Conversations with Anne: Twenty-four Interviews

Review by Tommer Peterson

Anne Bogart. 2012, 507 pages, Theatre Communications Group, New York

It is interesting, given the role of the first line of a play to provide a foundation for what is to unfold, that the first line of Anne Bogart’s introduction to this collection of interviews invokes the events of 9/11 and the need for deep, engaged conversation on substantive issues. What follows is a collection of mostly deeply engaged conversations, substantive, fascinating, revealing, and altogether rewarding, but for the most part distant from, and almost innocent of, the powerful and lasting changes in the national psyche that are the legacy of the events of 9/11.

What Bogart provides, instead, is a very personal and eclectic exchange, artist to artist, with a range of individuals who both drove and rode the influential changes in the theater, dance, and performance scene in New York and nationally in the last decades of the twentieth century. What emerges from the interviews are insights on the artists and on the work, more than a response to the political landscape. The informal kitchen table conversations between Bogart and her contemporaries provide opportunities for insights and surprises that would not be found in a more analytical approach. The attentive reader will also be rewarded with the unexpected connections between interviews years apart that reveal the influence of one artist on another and the ways innovation by one company later emerged in another.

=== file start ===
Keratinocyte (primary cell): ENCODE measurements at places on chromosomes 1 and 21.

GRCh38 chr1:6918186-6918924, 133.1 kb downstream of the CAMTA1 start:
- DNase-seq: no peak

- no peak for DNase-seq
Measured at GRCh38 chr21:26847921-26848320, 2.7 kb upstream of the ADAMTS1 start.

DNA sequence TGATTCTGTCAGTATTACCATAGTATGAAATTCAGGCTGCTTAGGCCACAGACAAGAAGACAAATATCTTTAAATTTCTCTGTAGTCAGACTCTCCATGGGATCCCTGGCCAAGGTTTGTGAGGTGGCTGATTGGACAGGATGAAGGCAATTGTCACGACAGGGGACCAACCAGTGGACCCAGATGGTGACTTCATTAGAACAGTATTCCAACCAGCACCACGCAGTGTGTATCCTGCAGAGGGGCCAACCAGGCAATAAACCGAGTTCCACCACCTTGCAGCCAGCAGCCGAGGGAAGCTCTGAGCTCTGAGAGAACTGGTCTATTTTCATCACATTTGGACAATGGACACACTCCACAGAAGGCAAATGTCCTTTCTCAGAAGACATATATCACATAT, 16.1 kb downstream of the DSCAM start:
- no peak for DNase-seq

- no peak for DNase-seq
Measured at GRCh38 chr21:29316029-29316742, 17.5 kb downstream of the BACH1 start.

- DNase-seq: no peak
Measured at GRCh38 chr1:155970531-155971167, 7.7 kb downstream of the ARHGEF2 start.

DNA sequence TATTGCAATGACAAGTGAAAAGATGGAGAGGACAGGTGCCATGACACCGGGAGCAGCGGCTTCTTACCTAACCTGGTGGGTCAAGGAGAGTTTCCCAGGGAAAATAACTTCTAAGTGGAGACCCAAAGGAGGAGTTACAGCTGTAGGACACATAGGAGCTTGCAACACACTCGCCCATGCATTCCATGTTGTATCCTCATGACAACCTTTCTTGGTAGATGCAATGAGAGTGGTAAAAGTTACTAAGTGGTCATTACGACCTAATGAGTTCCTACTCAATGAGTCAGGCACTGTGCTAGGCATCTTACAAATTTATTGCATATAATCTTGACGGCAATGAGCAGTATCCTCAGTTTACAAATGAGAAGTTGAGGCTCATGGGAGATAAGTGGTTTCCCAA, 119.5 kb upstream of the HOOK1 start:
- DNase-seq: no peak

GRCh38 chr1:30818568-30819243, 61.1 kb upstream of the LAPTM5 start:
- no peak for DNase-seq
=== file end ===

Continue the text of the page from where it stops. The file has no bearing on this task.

What’s in this collection for funders? The spirit and courage of artists and ensembles during this explosive period in American theater are well captured in these interviews, and serve as a reminder of how far and how fast the field has come since the 1960s. Things weren’t always as they seem now. Similarly, no one seems to be following the rules, and the box folks now struggle to think outside of, had yet to be imposed.

The interviews are transcriptions of public conversations that took place primarily between 2003 and 2006. The list of subjects is stellar, if not definitive: JoAnne Akalaitis, Lee Breuer, Ben Cameron, Martha Clarke, Oskar Eustis, Zelda Fichandler, Richard Foreman, André Gregory, Tina Laudau, Elizabeth LeCompte, Eduardo Machado, Charles L. Mee Jr., Joseph V. Melillo, Meredith Monk, Mary Overlie, Peter Sellars, SITI Company, Molly Smith, Julie Taymor, Paula Vogel, Robert Woodruff, and Mary Zimmerman.